Hard X-ray photoelectron spectroscopy at the PETRA III beamline P22 at DESY provides the necessary high chemical and elemental sensitivity to resolve subtle chemical changes. The research team investigated the contact process on the surface and was able to clarify that the amino acids of the corona virus spike protein attach to the titanium dioxide surface, trapping the virus and preventing it from binding to human cells. “We found that the virus adsorbs to the titanium dioxide surface and cannot detach again and will eventually be inactivated by dehydration and be denatured,” explains the paper´s main author Mona Kohantorabi from the DESY NanoLab. “Moreover, the titanium dioxide catalyses the inactivation of the virus by light. For our study we used ultraviolet light, which triggered the inactivation of the virus within 30 minutes, but we believe the catalyst can be further optimised to accelerate the inactivation and, more importantly, work under standard indoor lighting. We believe it could then be used as an antiviral coating for walls, windows and other surfaces for instance in hospitals, schools, airports, elderly homes and kindergardens.”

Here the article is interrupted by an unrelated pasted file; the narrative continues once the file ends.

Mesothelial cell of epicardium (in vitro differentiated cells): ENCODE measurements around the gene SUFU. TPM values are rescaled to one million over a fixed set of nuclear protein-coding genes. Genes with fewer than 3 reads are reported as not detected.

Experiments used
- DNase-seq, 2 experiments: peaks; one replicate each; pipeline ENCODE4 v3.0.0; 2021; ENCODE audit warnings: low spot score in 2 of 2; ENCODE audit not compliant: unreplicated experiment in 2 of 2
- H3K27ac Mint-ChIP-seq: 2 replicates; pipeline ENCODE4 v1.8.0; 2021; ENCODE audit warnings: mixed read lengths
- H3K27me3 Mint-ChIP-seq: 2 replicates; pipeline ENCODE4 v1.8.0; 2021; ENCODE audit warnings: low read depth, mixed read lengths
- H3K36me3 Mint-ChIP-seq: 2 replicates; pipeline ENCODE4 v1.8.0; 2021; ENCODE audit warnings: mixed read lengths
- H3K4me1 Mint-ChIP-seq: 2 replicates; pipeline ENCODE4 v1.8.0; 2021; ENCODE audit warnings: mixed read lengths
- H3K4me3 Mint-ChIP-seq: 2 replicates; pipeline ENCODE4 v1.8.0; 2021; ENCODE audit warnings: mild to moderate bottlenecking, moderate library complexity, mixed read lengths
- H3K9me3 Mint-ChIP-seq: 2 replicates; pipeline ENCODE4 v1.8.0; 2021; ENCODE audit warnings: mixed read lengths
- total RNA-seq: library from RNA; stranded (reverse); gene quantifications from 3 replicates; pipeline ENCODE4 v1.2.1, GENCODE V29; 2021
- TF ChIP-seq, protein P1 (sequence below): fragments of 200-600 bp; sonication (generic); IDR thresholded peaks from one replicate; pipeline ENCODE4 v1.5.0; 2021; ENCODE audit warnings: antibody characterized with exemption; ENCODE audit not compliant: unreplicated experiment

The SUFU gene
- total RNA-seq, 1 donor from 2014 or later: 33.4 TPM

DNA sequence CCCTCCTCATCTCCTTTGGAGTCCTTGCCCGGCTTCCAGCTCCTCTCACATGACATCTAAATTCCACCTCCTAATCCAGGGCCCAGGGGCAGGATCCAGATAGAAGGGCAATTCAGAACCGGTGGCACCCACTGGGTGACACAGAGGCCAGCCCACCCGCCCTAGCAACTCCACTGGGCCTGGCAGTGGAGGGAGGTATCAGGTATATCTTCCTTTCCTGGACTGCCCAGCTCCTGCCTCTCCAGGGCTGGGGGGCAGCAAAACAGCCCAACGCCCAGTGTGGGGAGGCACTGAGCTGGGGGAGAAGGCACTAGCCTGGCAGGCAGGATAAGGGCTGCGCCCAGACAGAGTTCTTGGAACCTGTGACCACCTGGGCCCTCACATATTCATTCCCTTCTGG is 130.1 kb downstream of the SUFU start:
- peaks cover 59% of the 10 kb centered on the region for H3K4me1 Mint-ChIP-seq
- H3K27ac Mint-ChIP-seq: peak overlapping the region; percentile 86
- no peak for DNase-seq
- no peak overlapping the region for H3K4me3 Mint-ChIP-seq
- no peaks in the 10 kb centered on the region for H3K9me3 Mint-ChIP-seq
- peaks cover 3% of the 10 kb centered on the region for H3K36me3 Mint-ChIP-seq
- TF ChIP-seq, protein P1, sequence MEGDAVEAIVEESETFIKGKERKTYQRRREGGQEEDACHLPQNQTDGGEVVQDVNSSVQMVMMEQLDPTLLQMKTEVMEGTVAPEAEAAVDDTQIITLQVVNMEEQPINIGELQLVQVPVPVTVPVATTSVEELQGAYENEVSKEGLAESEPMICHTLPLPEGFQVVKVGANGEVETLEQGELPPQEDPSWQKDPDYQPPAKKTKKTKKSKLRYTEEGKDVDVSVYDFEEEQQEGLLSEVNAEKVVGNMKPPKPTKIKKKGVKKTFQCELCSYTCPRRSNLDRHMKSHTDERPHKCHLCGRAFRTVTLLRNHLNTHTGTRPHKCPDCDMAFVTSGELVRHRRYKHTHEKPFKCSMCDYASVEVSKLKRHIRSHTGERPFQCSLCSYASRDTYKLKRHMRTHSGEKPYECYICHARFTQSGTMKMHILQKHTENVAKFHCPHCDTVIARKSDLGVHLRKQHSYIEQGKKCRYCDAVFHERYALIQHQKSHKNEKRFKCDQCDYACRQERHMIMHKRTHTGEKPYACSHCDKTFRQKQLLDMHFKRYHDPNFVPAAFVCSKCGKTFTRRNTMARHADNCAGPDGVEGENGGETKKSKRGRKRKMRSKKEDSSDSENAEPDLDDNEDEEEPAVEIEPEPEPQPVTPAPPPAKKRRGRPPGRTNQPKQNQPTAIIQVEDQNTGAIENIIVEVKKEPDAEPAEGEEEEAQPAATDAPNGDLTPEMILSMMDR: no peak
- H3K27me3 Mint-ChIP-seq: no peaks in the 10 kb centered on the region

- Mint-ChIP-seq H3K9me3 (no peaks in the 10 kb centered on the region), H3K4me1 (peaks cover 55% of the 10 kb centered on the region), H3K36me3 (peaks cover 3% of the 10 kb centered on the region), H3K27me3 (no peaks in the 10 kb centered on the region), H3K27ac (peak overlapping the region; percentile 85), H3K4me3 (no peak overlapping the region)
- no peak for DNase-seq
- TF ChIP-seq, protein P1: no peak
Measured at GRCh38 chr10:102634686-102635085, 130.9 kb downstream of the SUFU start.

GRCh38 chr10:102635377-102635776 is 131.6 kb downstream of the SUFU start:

Read more on the DESY website

Image: An image taken with an atomic force microscope from the investigation: The SARS-CoV-2 particles (light) adsorb on the titanium dioxide surface. There, structural proteins are inactivated by denaturation and oxidation by light irradiation.

Credit: DESY Nanolab, Mona Kohantorabi